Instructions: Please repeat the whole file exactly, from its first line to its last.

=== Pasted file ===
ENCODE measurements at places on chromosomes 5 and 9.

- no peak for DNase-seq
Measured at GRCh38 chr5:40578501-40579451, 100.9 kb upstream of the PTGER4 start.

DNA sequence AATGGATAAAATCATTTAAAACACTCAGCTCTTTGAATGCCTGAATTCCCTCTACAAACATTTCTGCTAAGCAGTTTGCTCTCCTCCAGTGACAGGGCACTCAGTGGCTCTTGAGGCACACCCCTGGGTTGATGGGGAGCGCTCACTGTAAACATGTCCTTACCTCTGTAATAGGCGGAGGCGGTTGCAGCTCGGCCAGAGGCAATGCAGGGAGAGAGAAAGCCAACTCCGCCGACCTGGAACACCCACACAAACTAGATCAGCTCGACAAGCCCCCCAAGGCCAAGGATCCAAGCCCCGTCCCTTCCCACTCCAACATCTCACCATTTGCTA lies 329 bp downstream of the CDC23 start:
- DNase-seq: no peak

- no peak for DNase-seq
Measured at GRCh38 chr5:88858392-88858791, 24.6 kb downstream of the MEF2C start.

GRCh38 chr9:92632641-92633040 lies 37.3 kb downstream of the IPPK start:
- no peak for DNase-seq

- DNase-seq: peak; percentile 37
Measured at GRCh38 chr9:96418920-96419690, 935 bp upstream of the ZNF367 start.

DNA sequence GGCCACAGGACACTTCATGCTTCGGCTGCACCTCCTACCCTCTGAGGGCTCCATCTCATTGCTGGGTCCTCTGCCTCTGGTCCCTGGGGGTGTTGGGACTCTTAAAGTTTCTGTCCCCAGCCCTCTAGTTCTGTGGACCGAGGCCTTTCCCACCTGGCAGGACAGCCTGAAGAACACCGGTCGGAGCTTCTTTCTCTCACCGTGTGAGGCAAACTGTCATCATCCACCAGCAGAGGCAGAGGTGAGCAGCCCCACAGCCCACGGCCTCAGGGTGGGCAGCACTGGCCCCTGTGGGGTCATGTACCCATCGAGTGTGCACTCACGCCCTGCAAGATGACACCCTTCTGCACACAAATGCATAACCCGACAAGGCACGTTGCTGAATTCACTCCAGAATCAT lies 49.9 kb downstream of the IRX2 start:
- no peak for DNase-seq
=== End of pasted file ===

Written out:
ENCODE measurements at places on chromosomes 5 and 9.

- no peak for DNase-seq
Measured at GRCh38 chr5:40578501-40579451, 100.9 kb upstream of the PTGER4 start.

DNA sequence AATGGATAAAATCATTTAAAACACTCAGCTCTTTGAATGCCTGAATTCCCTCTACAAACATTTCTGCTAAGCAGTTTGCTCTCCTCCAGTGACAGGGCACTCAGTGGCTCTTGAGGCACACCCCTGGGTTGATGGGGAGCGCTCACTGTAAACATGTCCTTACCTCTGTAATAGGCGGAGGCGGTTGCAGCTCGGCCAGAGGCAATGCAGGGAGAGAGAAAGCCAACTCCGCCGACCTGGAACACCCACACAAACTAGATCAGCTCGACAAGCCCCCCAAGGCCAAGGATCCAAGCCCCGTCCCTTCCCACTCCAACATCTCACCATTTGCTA lies 329 bp downstream of the CDC23 start:
- DNase-seq: no peak

- no peak for DNase-seq
Measured at GRCh38 chr5:88858392-88858791, 24.6 kb downstream of the MEF2C start.

GRCh38 chr9:92632641-92633040 lies 37.3 kb downstream of the IPPK start:
- no peak for DNase-seq

- DNase-seq: peak; percentile 37
Measured at GRCh38 chr9:96418920-96419690, 935 bp upstream of the ZNF367 start.

DNA sequence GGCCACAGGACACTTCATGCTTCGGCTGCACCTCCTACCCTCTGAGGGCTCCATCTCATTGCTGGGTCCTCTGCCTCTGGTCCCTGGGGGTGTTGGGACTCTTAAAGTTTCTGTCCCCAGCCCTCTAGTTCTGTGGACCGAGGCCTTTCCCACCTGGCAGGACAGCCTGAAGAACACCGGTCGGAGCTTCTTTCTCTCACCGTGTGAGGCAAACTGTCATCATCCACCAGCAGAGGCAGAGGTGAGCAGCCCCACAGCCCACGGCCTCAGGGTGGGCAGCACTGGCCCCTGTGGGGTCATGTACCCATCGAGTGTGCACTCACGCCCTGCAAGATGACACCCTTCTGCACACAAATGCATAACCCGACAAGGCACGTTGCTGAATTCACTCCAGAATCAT lies 49.9 kb downstream of the IRX2 start:
- no peak for DNase-seq